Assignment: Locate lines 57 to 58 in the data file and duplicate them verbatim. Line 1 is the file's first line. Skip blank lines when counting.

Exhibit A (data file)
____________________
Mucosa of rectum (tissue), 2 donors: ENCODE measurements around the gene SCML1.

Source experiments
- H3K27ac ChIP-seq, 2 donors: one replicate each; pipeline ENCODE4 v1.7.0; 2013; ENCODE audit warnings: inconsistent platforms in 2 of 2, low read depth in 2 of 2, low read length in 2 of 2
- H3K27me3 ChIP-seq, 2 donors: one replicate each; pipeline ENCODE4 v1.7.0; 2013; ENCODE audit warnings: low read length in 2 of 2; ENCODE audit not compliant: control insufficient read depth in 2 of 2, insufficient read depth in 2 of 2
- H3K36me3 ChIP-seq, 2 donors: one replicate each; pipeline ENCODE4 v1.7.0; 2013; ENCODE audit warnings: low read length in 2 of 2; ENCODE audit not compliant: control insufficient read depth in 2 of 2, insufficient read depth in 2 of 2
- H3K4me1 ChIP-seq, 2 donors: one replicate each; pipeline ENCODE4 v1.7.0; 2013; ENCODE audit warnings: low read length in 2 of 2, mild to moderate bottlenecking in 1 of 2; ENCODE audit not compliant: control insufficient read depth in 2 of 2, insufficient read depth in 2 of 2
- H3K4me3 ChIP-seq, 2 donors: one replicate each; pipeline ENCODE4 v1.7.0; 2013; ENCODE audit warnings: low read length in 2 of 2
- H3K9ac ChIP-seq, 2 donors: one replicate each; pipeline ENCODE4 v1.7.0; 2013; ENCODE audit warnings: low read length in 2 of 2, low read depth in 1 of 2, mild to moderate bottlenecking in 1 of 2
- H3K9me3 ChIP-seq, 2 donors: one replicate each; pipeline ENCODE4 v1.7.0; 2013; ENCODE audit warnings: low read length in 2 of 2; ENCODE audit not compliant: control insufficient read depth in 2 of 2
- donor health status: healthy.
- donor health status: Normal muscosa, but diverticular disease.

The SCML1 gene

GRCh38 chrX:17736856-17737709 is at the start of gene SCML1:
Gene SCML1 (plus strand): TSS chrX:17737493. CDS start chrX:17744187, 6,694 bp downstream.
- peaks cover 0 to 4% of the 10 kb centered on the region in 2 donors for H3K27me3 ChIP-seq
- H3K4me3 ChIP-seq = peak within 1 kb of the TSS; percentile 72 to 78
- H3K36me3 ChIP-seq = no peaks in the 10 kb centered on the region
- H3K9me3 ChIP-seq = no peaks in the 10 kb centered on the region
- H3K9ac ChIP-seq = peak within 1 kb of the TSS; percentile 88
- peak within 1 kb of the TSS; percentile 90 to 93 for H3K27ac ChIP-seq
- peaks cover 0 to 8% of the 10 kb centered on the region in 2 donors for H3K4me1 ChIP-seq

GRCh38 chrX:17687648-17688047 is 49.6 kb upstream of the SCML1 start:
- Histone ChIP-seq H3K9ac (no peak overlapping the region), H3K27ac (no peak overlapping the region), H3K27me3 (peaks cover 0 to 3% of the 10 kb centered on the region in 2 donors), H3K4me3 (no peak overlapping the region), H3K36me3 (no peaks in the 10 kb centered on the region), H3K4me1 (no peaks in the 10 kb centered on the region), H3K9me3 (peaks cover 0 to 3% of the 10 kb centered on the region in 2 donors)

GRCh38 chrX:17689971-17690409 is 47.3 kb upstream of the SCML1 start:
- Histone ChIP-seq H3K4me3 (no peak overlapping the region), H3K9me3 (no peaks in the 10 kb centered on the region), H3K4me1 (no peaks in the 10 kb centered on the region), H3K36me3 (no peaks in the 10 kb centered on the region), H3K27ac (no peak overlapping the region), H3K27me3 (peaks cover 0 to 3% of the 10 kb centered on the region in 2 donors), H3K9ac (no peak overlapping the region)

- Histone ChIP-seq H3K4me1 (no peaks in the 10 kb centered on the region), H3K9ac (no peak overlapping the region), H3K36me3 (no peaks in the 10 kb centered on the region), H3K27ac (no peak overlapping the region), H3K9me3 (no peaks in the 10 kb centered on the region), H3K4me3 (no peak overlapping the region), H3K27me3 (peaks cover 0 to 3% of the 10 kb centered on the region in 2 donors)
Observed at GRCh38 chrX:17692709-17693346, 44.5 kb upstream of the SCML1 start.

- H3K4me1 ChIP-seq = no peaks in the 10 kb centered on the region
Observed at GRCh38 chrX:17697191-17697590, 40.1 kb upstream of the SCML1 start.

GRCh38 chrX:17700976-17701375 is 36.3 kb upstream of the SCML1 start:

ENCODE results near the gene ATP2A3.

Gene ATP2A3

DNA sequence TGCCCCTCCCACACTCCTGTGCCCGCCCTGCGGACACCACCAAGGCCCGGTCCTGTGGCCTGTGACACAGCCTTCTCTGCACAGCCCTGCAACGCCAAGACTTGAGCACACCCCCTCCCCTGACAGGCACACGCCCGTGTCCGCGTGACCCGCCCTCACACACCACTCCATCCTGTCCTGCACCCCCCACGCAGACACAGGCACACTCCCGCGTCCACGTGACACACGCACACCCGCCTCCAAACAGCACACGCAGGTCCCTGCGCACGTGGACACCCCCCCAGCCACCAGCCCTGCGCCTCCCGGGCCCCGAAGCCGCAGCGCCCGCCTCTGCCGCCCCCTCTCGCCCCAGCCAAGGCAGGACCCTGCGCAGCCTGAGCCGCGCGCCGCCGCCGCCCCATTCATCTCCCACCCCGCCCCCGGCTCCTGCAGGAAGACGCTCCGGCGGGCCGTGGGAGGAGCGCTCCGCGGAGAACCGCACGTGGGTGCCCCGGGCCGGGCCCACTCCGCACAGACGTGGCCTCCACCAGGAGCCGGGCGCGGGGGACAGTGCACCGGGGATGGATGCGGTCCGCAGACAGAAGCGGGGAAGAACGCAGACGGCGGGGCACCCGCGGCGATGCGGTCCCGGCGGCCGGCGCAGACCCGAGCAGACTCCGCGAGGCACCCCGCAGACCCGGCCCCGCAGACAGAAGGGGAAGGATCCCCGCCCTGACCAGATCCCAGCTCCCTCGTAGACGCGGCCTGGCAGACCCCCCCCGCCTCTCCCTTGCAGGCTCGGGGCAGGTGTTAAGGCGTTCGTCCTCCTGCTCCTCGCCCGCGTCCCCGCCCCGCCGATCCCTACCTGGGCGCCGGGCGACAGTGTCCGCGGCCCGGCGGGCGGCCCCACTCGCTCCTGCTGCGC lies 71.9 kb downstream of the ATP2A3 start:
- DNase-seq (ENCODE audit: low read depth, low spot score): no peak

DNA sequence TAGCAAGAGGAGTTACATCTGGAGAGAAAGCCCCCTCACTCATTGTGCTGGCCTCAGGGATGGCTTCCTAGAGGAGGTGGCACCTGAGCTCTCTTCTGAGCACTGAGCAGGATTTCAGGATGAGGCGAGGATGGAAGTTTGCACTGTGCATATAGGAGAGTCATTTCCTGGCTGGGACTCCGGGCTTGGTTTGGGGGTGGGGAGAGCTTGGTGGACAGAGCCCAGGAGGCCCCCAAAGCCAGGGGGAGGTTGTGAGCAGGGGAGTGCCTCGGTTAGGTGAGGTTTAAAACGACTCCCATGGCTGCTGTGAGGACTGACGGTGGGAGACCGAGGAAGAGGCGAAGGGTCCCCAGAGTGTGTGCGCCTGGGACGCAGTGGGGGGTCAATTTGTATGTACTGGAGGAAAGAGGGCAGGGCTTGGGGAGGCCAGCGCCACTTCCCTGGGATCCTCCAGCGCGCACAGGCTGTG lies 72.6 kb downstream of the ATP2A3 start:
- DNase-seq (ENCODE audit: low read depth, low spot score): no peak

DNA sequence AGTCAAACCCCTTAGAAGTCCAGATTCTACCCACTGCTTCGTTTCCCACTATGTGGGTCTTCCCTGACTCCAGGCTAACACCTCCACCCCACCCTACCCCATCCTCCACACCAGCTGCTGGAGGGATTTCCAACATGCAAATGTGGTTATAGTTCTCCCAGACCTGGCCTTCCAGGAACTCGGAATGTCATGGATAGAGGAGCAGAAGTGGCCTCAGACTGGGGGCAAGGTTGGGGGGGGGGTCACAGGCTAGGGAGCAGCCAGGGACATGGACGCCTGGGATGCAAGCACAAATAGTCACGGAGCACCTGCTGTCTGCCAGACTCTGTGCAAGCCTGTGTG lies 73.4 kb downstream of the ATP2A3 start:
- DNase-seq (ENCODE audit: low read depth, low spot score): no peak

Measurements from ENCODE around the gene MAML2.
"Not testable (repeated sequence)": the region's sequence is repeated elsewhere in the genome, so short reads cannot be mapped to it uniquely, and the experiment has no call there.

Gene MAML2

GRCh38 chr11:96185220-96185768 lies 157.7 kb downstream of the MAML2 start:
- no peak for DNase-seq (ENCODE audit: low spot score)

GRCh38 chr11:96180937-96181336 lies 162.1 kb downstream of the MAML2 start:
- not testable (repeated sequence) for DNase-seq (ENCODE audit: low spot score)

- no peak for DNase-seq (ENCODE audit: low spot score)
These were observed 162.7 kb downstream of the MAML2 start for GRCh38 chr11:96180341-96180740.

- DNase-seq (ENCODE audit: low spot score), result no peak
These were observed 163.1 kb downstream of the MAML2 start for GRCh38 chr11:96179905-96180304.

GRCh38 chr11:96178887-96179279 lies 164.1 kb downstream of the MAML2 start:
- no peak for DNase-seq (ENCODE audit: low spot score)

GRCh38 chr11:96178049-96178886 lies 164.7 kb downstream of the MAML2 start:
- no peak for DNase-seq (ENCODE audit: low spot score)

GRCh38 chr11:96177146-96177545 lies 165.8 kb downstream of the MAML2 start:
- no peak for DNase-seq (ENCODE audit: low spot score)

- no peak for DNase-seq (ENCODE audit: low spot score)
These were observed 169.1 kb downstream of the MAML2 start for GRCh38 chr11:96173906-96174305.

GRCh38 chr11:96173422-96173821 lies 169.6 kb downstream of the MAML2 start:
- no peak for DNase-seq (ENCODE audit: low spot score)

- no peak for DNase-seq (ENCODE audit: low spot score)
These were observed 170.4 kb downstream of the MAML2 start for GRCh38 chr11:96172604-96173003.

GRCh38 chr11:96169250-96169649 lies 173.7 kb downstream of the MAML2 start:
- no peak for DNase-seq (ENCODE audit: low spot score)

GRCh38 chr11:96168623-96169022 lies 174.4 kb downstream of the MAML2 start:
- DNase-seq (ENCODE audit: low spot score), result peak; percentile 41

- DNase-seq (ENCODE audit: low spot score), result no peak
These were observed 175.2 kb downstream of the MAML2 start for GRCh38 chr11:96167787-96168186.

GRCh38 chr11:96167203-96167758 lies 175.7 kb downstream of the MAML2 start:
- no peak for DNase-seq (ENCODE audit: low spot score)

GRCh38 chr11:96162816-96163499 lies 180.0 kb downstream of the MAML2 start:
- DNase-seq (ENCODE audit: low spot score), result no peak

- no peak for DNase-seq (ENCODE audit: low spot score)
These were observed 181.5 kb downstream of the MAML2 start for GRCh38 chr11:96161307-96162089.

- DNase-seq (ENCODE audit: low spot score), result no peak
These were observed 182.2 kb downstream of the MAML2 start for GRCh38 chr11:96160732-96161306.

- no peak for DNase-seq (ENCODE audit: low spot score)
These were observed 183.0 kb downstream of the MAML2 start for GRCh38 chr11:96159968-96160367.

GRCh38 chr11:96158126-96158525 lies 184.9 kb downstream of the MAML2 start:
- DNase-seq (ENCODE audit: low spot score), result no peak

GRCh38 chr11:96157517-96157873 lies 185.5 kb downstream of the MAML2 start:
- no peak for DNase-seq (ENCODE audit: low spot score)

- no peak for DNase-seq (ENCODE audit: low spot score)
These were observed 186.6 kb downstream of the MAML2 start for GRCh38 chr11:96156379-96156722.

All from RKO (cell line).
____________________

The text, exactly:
These were observed 169.1 kb downstream of the MAML2 start for GRCh38 chr11:96173906-96174305.

GRCh38 chr11:96173422-96173821 lies 169.6 kb downstream of the MAML2 start: